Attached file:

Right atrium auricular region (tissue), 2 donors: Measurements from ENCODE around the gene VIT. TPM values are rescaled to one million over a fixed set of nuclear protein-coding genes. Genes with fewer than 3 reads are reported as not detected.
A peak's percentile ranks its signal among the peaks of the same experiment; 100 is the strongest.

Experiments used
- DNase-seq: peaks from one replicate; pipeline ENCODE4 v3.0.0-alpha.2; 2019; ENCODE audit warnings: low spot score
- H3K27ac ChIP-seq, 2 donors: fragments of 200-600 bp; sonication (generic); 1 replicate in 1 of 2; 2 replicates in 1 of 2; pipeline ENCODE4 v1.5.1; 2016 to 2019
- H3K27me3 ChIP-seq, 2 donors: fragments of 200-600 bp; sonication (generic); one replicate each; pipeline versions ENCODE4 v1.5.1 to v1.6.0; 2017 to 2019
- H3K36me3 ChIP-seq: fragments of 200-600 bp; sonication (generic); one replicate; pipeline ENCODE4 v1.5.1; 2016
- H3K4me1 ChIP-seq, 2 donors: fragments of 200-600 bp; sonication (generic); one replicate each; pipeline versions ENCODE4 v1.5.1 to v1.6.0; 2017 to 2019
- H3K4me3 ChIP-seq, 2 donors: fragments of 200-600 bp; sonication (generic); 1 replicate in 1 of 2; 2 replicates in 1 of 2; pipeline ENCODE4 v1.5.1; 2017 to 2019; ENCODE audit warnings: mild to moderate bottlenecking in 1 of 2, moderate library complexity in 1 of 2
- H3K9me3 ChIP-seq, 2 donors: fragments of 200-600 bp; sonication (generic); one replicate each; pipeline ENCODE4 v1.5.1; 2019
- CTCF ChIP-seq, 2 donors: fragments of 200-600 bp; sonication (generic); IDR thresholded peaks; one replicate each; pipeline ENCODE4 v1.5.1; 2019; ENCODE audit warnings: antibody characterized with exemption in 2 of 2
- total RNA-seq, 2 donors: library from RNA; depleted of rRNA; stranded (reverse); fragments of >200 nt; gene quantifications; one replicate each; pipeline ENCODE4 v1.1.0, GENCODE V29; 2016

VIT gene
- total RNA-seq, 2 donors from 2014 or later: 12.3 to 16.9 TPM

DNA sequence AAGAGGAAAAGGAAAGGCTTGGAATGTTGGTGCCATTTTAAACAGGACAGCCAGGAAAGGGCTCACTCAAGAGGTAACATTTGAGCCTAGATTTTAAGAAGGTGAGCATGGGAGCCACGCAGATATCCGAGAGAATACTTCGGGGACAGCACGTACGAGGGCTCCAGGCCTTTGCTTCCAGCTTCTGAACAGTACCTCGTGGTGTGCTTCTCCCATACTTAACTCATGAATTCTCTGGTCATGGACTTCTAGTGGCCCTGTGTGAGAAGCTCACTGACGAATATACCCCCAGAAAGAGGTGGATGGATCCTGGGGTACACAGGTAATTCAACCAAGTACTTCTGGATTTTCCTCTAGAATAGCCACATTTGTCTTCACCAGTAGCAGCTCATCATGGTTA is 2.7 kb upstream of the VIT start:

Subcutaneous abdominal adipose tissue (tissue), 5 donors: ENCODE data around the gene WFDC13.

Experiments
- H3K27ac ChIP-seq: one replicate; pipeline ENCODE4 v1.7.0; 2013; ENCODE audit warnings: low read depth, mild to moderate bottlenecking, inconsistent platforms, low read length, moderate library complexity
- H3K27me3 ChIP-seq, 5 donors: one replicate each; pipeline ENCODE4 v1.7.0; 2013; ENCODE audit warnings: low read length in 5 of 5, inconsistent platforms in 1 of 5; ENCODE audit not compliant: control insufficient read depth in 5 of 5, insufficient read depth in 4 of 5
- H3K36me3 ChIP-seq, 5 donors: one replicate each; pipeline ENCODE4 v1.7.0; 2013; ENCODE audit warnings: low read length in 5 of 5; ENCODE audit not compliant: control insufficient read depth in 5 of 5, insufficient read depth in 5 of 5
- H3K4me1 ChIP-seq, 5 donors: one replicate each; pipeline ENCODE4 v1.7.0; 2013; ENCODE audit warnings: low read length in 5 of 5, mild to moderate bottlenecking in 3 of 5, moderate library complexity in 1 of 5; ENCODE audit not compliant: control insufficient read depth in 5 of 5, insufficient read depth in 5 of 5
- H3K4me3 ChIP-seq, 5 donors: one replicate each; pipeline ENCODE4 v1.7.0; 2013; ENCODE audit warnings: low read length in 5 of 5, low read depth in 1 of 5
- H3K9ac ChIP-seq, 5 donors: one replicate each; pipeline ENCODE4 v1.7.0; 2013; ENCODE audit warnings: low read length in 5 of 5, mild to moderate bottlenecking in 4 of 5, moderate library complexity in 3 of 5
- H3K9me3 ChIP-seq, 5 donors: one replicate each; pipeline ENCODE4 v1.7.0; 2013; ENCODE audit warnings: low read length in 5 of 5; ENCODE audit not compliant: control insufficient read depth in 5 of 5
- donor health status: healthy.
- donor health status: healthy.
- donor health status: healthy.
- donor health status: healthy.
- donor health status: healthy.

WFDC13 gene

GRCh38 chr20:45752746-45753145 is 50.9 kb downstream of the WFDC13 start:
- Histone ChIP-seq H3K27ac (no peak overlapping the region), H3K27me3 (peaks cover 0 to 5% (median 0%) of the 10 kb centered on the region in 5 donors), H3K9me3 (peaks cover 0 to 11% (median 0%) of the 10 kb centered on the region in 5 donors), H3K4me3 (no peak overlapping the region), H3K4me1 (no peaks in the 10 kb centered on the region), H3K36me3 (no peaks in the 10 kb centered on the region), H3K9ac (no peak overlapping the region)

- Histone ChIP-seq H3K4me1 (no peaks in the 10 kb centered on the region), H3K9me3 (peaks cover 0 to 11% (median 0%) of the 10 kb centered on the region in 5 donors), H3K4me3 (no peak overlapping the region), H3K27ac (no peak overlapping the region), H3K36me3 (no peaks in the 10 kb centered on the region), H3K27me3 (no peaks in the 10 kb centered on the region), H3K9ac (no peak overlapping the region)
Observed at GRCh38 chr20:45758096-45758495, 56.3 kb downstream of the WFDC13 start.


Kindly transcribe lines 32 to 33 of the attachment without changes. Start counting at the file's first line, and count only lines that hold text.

- Histone ChIP-seq H3K27ac (no peak overlapping the region), H3K27me3 (peaks cover 0 to 5% (median 0%) of the 10 kb centered on the region in 5 donors), H3K9me3 (peaks cover 0 to 11% (median 0%) of the 10 kb centered on the region in 5 donors), H3K4me3 (no peak overlapping the region), H3K4me1 (no peaks in the 10 kb centered on the region), H3K36me3 (no peaks in the 10 kb centered on the region), H3K9ac (no peak overlapping the region)

- Histone ChIP-seq H3K4me1 (no peaks in the 10 kb centered on the region), H3K9me3 (peaks cover 0 to 11% (median 0%) of the 10 kb centered on the region in 5 donors), H3K4me3 (no peak overlapping the region), H3K27ac (no peak overlapping the region), H3K36me3 (no peaks in the 10 kb centered on the region), H3K27me3 (no peaks in the 10 kb centered on the region), H3K9ac (no peak overlapping the region)